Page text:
Aurora Borealis  – Northern lights in and around Östersund The natural phenomenon of the Northern Lights has fascinated humans since time immemorial. Up here in Northern Sweden, the best chances of spotting the Northern Lights come during clear nights from September to March. If you want to keep your eye on the Northern Lights forecast, there are different apps available, search for “aurora forecast” in your app store. You can also go to spaceweatherlive.com for more detailed forecasts.

Some suggestions for viewing points in Östersund:
Bynäset on Frösön
Andersön, just outside Östersund
Brattåsen, just outside Östersund

Göran Strand, the astro-photographer Astro-photographer Göran Strand has become well-known for his photos and films of celestial phenomena. His films and photographs have been used in both Swedish and international film productions, several of his photos have been named as NASA’s Astronomy Picture of the Day, and the band Coldplay used one of his films in their music video “A sky full of stars”. His photos have been released as stamps by the Swedish postal service and he has released two books of his photos.

Contact: Göran Strand, +46-70-344 90 46

Moose in a winter setting at Moose Garden Moose garden is located in Orrviken, some 20 km outside of Östersund. You can come here to meet tame moose, learn more about the moose and how it lives, and maybe even stroke the king of the forest. The moose is the largest living member of the deer family. A moose can grow up over two metres in height, and weigh up to 700 kg, and its antlers can span over two meters in width.

Daily guided tours during the World Championships
Contact: MooseGarden +46-70-363 60 61

Musviken – 745 fish caught in one day ice fishing When the ice thickens on Lake Storsjön and its surrounding lakes, the peak season begins for many fishermen. There is a growing interest in winter fishing for perch, whitefish, Arctic char and grayling.
Just outside of Östersund is Lake Lockne, one of Sweden’s cleanest lakes with a large Arctic char population. In Musviken there is fantastic ice fishing for whitefish, with the best chances to catch fish being in January and February. Each season, 12 – 15 tonnes of whitefish are caught there, and the record is 745 fish caught in one day by one fisherman.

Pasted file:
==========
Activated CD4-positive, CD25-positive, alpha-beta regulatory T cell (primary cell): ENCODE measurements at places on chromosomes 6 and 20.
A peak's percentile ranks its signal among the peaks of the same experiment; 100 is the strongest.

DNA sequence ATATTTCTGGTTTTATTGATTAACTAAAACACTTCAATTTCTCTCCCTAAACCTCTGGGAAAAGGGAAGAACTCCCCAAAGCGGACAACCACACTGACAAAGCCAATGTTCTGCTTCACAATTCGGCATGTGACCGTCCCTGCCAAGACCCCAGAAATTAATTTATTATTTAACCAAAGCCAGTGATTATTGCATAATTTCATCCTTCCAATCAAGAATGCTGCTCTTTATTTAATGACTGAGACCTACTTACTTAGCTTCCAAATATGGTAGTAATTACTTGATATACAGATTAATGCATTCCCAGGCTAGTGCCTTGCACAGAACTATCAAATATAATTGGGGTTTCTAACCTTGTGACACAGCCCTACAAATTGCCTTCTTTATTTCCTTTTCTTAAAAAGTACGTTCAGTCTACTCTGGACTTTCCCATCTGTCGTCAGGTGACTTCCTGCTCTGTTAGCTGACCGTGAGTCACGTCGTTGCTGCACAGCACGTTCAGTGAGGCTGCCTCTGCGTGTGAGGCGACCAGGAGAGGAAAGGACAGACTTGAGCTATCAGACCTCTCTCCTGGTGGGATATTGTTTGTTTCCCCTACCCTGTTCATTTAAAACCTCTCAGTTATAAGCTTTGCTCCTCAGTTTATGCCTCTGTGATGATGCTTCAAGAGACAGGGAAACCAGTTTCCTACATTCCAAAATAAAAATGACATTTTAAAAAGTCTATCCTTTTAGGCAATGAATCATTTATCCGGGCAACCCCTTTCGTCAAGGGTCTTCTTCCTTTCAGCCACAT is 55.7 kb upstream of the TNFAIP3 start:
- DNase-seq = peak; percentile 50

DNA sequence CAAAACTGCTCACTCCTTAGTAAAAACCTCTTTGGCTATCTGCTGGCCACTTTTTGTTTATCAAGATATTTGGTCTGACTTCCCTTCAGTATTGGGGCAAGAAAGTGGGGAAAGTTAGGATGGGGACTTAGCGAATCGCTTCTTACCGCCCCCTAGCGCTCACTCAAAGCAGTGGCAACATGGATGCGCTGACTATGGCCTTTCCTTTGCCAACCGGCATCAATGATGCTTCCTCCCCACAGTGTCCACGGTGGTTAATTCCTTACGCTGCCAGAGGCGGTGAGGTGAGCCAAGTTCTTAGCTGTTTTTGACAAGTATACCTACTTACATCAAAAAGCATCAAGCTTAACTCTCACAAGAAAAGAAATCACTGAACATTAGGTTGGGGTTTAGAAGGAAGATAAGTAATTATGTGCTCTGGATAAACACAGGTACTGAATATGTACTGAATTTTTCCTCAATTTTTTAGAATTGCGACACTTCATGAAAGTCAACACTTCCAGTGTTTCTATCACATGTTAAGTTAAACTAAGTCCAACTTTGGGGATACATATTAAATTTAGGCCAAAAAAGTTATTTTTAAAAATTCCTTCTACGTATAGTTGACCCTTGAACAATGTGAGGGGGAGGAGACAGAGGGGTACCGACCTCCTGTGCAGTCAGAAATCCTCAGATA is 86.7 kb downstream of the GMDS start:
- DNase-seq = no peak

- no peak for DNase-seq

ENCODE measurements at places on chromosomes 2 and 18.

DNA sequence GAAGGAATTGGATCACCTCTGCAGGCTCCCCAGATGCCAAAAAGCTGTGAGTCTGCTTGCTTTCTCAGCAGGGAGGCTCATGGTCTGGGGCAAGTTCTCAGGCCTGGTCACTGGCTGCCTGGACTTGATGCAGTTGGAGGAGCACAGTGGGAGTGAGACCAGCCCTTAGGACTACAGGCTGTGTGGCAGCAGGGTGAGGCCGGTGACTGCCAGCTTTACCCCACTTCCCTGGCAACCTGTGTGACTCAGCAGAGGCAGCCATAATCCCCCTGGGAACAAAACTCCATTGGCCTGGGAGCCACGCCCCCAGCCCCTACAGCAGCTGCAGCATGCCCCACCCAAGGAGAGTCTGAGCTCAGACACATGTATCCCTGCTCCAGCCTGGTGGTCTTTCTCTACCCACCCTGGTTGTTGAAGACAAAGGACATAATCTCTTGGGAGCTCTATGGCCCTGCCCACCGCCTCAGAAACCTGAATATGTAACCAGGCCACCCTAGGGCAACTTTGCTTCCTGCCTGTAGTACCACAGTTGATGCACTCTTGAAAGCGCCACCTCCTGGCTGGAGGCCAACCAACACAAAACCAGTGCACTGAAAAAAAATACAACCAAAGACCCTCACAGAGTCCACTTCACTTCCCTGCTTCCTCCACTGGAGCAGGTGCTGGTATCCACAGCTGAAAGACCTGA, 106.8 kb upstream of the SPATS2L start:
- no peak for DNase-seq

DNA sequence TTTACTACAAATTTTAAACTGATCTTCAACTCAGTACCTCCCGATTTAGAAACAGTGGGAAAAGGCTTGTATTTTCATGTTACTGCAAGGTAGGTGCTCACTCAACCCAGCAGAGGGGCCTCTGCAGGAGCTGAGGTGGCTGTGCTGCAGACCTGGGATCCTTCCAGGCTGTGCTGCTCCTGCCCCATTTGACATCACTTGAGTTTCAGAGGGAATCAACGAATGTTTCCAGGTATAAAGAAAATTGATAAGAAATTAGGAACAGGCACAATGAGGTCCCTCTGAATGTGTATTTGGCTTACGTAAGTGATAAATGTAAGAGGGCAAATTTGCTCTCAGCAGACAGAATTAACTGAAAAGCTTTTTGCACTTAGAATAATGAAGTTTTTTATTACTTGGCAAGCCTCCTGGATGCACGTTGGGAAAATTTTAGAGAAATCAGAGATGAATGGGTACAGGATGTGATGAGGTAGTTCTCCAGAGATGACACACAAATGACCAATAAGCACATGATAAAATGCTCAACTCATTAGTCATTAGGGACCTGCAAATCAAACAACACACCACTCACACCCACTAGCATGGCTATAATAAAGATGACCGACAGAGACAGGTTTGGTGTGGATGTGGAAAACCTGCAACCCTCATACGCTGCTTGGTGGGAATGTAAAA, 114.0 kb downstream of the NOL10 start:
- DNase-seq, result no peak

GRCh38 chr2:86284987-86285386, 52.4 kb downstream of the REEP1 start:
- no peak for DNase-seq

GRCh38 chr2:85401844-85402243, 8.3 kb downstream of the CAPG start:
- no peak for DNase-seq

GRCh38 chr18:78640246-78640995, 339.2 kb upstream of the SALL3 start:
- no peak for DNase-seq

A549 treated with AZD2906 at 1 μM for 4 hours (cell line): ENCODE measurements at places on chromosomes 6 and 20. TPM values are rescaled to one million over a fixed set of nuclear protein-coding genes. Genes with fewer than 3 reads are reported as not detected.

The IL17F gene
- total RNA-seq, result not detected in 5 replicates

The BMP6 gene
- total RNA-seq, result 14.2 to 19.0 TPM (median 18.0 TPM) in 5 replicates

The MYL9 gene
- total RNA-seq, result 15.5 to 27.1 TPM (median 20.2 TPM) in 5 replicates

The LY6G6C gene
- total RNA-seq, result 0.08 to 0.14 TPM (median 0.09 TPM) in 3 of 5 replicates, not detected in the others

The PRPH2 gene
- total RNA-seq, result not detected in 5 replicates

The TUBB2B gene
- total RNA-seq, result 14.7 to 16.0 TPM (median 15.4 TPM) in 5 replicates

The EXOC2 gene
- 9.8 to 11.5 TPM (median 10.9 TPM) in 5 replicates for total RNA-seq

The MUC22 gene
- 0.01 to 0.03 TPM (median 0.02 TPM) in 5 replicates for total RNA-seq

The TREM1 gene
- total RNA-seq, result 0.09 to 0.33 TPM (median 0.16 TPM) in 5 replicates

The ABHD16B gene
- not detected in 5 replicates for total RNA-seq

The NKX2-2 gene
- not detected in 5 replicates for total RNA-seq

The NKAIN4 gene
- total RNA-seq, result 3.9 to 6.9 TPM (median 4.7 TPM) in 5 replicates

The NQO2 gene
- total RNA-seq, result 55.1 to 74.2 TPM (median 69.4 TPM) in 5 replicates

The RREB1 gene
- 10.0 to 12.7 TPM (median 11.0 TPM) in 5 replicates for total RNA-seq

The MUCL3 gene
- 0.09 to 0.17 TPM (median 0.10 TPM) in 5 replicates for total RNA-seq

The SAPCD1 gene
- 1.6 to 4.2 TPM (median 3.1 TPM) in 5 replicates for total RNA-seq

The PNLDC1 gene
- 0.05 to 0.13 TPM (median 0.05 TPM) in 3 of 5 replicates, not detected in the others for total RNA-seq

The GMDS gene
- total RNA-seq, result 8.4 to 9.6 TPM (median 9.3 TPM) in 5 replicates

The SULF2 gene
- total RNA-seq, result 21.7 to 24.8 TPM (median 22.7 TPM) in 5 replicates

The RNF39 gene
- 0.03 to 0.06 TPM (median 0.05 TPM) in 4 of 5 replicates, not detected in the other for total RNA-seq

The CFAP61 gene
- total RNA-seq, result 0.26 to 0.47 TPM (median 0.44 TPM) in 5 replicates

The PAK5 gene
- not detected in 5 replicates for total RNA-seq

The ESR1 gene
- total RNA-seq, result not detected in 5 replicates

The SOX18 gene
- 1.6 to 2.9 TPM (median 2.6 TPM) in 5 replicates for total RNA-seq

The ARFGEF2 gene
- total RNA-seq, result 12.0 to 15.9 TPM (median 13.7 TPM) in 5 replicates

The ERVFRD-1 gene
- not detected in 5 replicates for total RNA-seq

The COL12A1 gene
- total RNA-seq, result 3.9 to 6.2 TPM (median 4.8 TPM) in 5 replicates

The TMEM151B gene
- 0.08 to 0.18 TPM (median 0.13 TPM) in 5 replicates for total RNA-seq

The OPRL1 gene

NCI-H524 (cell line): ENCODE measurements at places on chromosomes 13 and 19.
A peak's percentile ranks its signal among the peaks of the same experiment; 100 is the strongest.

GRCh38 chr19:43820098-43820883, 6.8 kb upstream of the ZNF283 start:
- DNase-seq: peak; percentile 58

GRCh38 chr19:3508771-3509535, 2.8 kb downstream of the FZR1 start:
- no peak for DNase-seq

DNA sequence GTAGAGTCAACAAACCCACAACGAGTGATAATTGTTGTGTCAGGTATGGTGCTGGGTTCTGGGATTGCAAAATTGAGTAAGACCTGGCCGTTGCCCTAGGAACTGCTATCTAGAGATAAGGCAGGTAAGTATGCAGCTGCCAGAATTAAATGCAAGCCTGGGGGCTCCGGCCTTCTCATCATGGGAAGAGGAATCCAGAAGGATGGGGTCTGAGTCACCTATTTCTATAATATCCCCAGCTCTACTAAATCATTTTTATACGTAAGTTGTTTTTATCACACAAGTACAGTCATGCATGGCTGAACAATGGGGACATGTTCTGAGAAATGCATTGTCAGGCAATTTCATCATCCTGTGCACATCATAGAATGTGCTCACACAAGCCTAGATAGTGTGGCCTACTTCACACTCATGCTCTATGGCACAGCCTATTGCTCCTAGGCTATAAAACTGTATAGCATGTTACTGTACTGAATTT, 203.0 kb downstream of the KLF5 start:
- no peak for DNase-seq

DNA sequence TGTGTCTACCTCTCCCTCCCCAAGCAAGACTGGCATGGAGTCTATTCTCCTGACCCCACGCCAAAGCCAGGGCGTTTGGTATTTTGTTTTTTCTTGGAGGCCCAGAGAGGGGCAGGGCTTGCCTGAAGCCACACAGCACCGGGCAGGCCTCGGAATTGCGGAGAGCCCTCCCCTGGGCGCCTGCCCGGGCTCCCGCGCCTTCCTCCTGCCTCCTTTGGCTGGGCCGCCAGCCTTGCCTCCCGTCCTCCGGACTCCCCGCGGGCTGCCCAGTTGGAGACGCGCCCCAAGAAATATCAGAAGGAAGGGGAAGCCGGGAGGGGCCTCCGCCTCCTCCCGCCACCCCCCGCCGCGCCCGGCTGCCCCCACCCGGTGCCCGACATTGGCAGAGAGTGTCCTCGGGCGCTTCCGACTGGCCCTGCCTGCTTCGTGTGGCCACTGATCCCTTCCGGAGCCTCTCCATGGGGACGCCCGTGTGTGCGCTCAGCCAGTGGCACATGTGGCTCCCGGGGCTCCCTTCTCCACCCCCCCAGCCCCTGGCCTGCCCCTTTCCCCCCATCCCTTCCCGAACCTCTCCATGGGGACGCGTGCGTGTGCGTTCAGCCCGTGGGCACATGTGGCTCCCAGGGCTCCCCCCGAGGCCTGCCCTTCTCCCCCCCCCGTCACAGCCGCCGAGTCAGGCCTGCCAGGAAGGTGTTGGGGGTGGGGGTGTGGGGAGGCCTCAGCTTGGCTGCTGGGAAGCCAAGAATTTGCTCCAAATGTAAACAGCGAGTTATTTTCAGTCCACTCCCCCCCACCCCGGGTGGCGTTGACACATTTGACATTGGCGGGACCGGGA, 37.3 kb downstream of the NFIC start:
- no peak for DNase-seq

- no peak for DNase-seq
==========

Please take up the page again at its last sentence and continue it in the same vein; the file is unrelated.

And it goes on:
How Östersund became a “Surfer’s Paradise” – Simon Jaktlund Simon is the outdoor sports profile who moved to the Jämtland mountains, has won several World Championship medals in the world’s toughest snow-kiting competition, and who turned a previously unused area of Östersund into the summer’s most popular meeting point, Surfbukten. It is an oasis where people of all ages do wake-boarding, skating, yoga, have coffee and just chill out in the hammocks. Eight years later, Simon has become a highly sought-after speaker on subjects such as city development, collaboration and innovation. His latest initiatives Cycling-for-all-ages (taxi bicycles for the elderly) and “Pensioner ice-fishing” has received great attention.

Contact: Simon Jaktlund, +46-70-299 98 86

Sweden´s Best City for Shopping Last summer, Östersund was named “Sweden’s Best City for Shopping” and there is certainly plenty going on in the heart of Östersund. The beautiful old city courtyards are being opened up, with new meeting places being constructed, renovated and created, bringing together culture, cafés and co-working spaces. Two examples include the recently opened Norra Station that is also home to Galleri Lux, and Hamngatan 12. Östersund now has its sights on winning the title of “City Centre of the Year”, a prize that will be awarded in May 2019.

Contact: Calle Hedman, City Centre Developer, Destination Östersund +46-73 815 01 13

Jämtland Calling Östersund is growing and there is a skills shortage in several professions. Jämtland Calling arranges packaged lifestyle and recruitment journeys during which people considering a move to Östersund are matched with relevant employers from their industry while spending a few days experiencing the life, food and people here. The aim is to facilitate the decision to move and create the right conditions for newcomers to settle in quickly. The concept is being driven by Gomorron Östersund, an entrepreneurs’ hub and community that, in a very short time, has gathered a large number of local, national and global companies and telecommuters. Many of these people have made lifestyle choices to move here recently from different parts of the world, and the Gomorron team has used this collective experience to develop the concept aimed at attracting specific industry expertise to the region.
www.gomorronostersund.se     www.jamtlandcalling.se

Contact: Jenny Sandström +46-70-434 01 42

The City Festival – A twelve-day wintry festival during the World Championship During the Biathlon World Championships a large Belgian mirror tent (Spiegeltent) holding up to 1,500 people will be erected in Stortorget square. Both the tent and the city centre will be heaving with activities during the twelve-day City Festival. The municipality of Östersund is behind the festival, which is being organised by Storsjöyran AB.
“The City Festival is an opportunity for the municipality together with local businesses, clubs and associations to show off all the fabulous things that Östersund has to offer. Our aim is for the festival to create a sense of pride about living and being in Östersund,” says Karin Henriksson, Östersund Municipality’s Event Strategy Manager. And she continues,
“The City Festival should offer activities for everybody and should exemplify the vision of the 2019 Biathlon World Championships: ‘With all our hearts’. We want happiness, excitement and a party atmosphere to characterise the competitions, award ceremonies and the City Festival.” The budget for the City Festival is some SEK 1,5 million.

Karin Henriksson, Event Strategy Manager, Östersund’s Kommun +46-70 237 11 37,
Simon Tehyrell, Project Manager of the City Festival +46-72 337 32 19